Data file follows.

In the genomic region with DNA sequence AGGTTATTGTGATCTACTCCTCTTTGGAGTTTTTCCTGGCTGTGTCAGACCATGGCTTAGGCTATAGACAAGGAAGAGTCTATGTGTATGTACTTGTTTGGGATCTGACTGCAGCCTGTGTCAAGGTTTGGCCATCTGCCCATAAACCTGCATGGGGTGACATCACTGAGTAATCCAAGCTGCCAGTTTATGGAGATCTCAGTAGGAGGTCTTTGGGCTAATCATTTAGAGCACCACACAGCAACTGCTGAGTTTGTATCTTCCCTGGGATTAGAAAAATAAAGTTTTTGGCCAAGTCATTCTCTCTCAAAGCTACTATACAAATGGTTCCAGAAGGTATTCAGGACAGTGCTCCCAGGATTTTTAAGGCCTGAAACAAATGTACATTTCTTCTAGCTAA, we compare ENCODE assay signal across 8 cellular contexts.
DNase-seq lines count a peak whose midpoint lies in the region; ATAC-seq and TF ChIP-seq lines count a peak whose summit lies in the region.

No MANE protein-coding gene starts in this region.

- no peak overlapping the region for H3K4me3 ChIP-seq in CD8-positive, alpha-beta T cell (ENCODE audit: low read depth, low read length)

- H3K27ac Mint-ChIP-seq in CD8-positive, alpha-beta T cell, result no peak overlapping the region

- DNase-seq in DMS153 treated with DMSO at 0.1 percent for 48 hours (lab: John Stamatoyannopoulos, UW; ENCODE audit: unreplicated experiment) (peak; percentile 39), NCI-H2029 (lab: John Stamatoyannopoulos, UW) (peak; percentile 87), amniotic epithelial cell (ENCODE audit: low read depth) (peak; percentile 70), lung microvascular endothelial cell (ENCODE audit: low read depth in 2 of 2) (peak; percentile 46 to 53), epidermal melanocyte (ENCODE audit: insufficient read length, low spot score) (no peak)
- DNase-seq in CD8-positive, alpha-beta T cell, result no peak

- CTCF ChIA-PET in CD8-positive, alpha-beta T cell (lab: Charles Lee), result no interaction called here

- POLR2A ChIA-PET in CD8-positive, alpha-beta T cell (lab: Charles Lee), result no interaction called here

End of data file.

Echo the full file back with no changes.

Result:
In the genomic region with DNA sequence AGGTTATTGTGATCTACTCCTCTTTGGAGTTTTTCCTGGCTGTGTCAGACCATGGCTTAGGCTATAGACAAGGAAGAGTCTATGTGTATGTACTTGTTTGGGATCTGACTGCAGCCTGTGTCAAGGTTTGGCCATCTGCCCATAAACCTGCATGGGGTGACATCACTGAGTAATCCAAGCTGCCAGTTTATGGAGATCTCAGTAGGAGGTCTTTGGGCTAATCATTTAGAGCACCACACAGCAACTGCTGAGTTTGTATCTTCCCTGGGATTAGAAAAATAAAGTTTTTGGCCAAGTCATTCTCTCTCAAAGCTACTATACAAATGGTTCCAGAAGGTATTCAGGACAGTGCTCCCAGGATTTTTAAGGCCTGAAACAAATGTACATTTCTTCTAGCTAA, we compare ENCODE assay signal across 8 cellular contexts.
DNase-seq lines count a peak whose midpoint lies in the region; ATAC-seq and TF ChIP-seq lines count a peak whose summit lies in the region.

No MANE protein-coding gene starts in this region.

- no peak overlapping the region for H3K4me3 ChIP-seq in CD8-positive, alpha-beta T cell (ENCODE audit: low read depth, low read length)

- H3K27ac Mint-ChIP-seq in CD8-positive, alpha-beta T cell, result no peak overlapping the region

- DNase-seq in DMS153 treated with DMSO at 0.1 percent for 48 hours (lab: John Stamatoyannopoulos, UW; ENCODE audit: unreplicated experiment) (peak; percentile 39), NCI-H2029 (lab: John Stamatoyannopoulos, UW) (peak; percentile 87), amniotic epithelial cell (ENCODE audit: low read depth) (peak; percentile 70), lung microvascular endothelial cell (ENCODE audit: low read depth in 2 of 2) (peak; percentile 46 to 53), epidermal melanocyte (ENCODE audit: insufficient read length, low spot score) (no peak)
- DNase-seq in CD8-positive, alpha-beta T cell, result no peak

- CTCF ChIA-PET in CD8-positive, alpha-beta T cell (lab: Charles Lee), result no interaction called here

- POLR2A ChIA-PET in CD8-positive, alpha-beta T cell (lab: Charles Lee), result no interaction called here